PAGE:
I think I’ve decided that whatever project I do, it will indeed be based on some sort of data source, and I’m thinking I want the output to be a sculptural artifact.

Given my current skill set, and what I think is possible to achieve within the bounds of this semester, I will probably be looking to pull data from Twitter. Why? Well, Twitter offers a really unfiltered access to a huge section of the population (though that section definitely has a bias towards younger individuals), and the API is pretty extensive allowing me to analyze the data a bit better/easier. My Processing workshop last year dealt with pulling data from Twitter so I have a pretty good feel for how to get everything set up. The real question when it comes to the Twitter data: What are my metrics?

As for form… One thing that I haven’t really explored at all is 3D printing. I’ve laser cut in the past, and I’ve utilized a CNC router before. I’ve only 3D printed something once, but I was quite removed from the whole affair so I’d like to take a more detailed look into the technique and process.

At MICA we can 3D print plastic and the powder, but there are a few other types of 3D printing that would lend itself to creating a final product with a greater potential lifespan: direct metal laser sintering (DMLS) and of all things, ceramic. Ceramic, I think, interests me the most as it’s such an old medium when it comes to art. Not to mention that the possible juxtaposition of creating something in such an old medium with such an advanced technology/process gives me the biggest grin.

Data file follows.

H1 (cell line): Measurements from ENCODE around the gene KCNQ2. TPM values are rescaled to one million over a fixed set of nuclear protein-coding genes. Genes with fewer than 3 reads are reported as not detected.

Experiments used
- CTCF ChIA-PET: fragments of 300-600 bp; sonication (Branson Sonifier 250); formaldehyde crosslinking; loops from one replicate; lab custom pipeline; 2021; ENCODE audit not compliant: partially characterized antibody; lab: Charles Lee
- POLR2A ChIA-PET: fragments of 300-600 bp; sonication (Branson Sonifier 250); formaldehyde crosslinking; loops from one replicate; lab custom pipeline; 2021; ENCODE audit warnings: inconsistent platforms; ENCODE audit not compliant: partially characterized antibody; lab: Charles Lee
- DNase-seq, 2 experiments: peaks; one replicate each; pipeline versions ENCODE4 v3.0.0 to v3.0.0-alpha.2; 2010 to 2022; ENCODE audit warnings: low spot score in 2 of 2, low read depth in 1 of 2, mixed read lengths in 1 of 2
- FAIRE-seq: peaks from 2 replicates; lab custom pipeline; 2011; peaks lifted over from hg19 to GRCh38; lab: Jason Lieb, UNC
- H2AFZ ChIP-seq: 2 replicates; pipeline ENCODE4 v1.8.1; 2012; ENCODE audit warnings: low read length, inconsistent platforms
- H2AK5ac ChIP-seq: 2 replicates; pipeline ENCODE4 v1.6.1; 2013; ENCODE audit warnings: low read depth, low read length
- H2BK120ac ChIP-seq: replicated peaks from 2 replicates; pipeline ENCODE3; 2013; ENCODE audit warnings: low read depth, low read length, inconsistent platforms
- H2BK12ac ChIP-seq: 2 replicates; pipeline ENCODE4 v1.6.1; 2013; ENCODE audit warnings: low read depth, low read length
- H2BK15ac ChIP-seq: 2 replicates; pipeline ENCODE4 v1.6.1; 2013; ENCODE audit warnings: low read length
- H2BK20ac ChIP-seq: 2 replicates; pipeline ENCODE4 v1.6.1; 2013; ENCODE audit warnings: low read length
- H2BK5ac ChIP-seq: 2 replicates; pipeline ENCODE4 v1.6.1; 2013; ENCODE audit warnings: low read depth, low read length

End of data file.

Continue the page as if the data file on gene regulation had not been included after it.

While I can appreciate art objects for being art objects I’m very much a utilitarian, and as such I think the object that I create in the end would have to be useful for something. Now, combine ceramics and usefulness and something that comes to mind is a vase. Could I create a data-shaped, 3D-printed, ceramic vase? I think so.

Looking at Shapeways, there are a whole host of constraints to getting your model printed in ceramics. It’s certainly helpful to have constraints to work within, though the max size is a bit limiting, the object must be ≤400mm in X+Y+Z. Maybe this means I might create a vase made from interlocking/stacking segments? What would that look like? Would each segment have a different color glaze, or maybe a different surface texture… things to mull on. The one constraint that I must keep to the forefront is that their lead time for printing and shipping an object is 21 days, a considerable amount of time in a semester.

Lastly, some inspiration:

NIVO pendant, by MOAK Studio

NIVO pendant, by MOAK Studio

Voroni vase, by Sander Mulder

Voroni vase, by Sander Mulder

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